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Matthew Folsum has re-created his own Island of Misfit Toys as a yard display in front of his home on Trotter Lane in Asheboro. His decorations are made from materials he finds and collects.  Eric Abernathy / Randolph Hub

A local Christmas story

ASHEBORO — Being on a fixed income hasn’t stopped Matthew Folsum from decorating his yard for the Christmas season. He creates his own decorations using recycled materials.


“I grew up fixing stuff,” he said from his yard at 229 Trotter Lane, Asheboro. “I see stuff a little different than other people do.


“I’m on disability and can’t afford to buy toys for the grandkids,” Folsum said. “But I enjoy making stuff. I make toys from recycled (material). It’s cooler if it’s made from scratch.”


Folsom said he started decorating for Christmas right after Halloween, when he had about three dozen various heads in his yard, from Batman to Dracula to Frankenstein and the Mummy, and plenty more.


Leading the Christmas troupe is — who else? — Rudolph the Red-Nosed Reindeer. His body is framed by tomato cages (stakes) and fencing and covered with material used in screen printing. The red nose is a $1 light bulb and Rudolph’s collar is a girl’s belt.


One of Santa’s elves is styrofoam with hands of rubber gloves filled with foam. Frosty the Snowman is fashioned from a clothes dryer drum, the lens from a warehouse light, the head is an athletic ball and the neck is composed of a bundt cake pan. Frosty is holding an old umbrella and wearing a discarded hat.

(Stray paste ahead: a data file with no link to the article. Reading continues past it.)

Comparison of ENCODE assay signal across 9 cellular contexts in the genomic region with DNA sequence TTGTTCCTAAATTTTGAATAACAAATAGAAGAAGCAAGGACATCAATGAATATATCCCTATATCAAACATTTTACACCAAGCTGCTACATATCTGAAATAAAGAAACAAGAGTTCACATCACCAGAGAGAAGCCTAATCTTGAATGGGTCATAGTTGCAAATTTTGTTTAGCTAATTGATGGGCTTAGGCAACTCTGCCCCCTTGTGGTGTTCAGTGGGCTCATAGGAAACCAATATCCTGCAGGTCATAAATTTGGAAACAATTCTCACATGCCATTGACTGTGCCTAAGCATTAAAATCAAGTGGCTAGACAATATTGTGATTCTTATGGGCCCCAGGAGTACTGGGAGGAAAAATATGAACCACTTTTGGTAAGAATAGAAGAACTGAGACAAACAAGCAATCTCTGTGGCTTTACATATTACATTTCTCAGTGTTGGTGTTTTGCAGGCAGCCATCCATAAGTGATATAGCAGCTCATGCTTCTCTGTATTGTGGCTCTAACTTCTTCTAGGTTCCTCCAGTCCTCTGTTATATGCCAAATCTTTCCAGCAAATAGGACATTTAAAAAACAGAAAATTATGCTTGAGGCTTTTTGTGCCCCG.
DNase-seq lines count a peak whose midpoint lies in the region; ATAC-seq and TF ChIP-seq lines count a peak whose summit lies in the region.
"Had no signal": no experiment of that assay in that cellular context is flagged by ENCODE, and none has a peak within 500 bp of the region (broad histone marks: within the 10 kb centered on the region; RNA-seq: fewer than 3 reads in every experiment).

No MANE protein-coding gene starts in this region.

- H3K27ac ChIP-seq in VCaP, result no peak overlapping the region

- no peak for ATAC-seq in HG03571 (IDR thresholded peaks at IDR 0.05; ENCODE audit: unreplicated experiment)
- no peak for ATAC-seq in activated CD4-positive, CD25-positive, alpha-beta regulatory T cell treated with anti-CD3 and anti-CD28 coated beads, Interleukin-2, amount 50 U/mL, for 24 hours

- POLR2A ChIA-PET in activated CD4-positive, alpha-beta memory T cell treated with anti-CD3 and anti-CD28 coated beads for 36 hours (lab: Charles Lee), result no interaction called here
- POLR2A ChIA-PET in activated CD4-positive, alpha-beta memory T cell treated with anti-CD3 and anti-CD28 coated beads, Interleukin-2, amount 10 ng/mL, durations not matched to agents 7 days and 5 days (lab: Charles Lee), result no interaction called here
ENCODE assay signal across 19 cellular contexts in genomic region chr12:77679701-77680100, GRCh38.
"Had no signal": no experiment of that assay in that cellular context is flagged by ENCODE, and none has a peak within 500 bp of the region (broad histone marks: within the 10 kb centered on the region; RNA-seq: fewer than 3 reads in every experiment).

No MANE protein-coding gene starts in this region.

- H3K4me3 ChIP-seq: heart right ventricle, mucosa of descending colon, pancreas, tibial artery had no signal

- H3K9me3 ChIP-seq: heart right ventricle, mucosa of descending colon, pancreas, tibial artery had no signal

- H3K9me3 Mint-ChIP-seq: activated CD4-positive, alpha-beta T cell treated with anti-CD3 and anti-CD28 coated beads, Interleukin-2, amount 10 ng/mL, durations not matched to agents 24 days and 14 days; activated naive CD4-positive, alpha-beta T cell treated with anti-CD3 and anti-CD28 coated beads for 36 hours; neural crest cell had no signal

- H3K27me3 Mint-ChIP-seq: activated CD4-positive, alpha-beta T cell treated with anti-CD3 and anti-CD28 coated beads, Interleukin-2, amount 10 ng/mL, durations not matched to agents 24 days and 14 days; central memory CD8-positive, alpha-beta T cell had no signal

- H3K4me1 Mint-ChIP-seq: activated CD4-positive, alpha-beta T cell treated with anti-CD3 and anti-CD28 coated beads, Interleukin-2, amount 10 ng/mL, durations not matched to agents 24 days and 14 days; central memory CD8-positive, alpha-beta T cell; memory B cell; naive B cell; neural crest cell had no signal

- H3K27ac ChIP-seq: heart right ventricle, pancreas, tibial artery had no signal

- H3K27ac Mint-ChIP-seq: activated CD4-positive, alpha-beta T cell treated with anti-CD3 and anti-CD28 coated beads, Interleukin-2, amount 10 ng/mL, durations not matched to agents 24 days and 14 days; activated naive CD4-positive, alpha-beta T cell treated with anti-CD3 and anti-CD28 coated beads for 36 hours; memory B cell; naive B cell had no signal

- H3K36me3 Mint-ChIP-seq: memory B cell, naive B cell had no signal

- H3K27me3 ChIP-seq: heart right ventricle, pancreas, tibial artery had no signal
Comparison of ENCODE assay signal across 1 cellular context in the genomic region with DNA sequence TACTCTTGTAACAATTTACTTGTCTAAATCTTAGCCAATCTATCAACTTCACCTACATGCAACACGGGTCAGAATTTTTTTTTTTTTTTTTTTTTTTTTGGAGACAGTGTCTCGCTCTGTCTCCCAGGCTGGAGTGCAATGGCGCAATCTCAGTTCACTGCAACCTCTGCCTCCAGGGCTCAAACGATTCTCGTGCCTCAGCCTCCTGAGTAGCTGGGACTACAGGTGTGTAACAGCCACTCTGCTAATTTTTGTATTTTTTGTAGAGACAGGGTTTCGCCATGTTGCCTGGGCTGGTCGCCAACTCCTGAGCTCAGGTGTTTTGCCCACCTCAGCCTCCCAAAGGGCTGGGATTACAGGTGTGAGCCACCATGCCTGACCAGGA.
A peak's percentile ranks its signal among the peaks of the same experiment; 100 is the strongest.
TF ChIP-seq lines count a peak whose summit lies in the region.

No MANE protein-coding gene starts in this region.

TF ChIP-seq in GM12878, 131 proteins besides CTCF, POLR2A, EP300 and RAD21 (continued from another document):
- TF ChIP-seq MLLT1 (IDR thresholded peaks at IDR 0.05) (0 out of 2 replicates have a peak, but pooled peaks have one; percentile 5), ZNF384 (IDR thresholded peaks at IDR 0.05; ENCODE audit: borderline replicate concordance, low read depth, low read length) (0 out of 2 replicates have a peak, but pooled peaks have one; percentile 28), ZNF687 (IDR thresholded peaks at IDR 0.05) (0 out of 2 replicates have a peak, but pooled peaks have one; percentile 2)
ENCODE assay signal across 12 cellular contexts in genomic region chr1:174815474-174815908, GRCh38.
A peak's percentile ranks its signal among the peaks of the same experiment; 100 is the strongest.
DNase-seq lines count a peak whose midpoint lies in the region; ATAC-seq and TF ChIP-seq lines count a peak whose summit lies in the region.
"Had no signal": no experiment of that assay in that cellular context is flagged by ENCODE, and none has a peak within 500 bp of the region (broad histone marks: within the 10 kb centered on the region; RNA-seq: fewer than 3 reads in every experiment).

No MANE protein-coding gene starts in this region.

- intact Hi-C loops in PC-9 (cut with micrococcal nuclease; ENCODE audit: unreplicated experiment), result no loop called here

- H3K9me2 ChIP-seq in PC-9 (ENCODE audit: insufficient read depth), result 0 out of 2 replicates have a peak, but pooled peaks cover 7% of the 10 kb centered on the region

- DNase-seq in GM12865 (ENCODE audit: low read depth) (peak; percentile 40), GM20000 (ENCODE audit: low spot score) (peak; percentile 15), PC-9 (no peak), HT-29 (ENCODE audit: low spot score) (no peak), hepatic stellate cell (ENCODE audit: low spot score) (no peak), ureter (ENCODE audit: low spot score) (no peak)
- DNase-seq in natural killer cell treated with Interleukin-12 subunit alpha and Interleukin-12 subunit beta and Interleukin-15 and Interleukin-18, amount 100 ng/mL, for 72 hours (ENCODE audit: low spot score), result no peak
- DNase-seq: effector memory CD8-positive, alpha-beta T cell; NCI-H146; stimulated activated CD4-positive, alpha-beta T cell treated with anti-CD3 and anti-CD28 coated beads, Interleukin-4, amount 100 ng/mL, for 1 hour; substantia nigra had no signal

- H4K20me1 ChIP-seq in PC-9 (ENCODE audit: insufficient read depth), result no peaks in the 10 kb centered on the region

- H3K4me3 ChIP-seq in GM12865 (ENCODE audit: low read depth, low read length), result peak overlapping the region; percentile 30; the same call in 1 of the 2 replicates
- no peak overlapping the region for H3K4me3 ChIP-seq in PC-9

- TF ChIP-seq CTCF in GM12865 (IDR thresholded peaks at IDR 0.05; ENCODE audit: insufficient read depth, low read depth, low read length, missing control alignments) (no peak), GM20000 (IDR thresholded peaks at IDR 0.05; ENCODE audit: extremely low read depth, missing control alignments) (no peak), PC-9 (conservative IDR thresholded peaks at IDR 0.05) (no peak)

Charlie-in-the-Box, AKA Jack, springs from a box formed from a metal computer workstation, including the lid. Charlie was made from the metal that holds up a trampoline with rebar to mount his head, which is styrofoam. His arms are cardboard tubes.


Other characters in Folsum’s yard include Yukon Cornelius, a train, an elephant, an airplane, Bob the Minion and a creature named Bumble. There’s also a UFO flying overhead.


Building materials come from grease traps, buckets, disposable hospital gurney sheets, foam insulation boards, caps off spray paint cans, barrels, PVP plastic, fuel inlets from semi trucks, battery acid bottles, ice buckets, lawn mower motor parts, the protective sheet in a mirror container and, not surprisingly, a bicycle wheel.


“I’ve been doing art my whole life,” Folsom said. “I’ve even tattooed myself. I do art on metal with a plasma cutter.” 


He’s currently using the plasma cutter to form old gas station signs, such as Texaco, Gulf and Mobile. Those pieces, cut from tops of oil drums, are high art. Folsom especially likes doing the five-sided star for the Texaco logo.


“My father owned a salvage shop when I was a boy,” he said. “I guess that’s where the fix-it came from.”


Folsom said he was born in Michigan and his family moved to Phoenix, Arizona, when he was 8. In addition to helping his father with the salvage materials, he would dress as Santa during the holiday season and fix Christmas lights to “make sure everything was lit. My payment was seeing the kids happy.”


Just last week, Folsum got a call from a friend to let him know there was a fiber-optic reel lying along the interstate. He rushed to the site and tossed the reel into the back of his pickup. 


“I can find something to do with it.”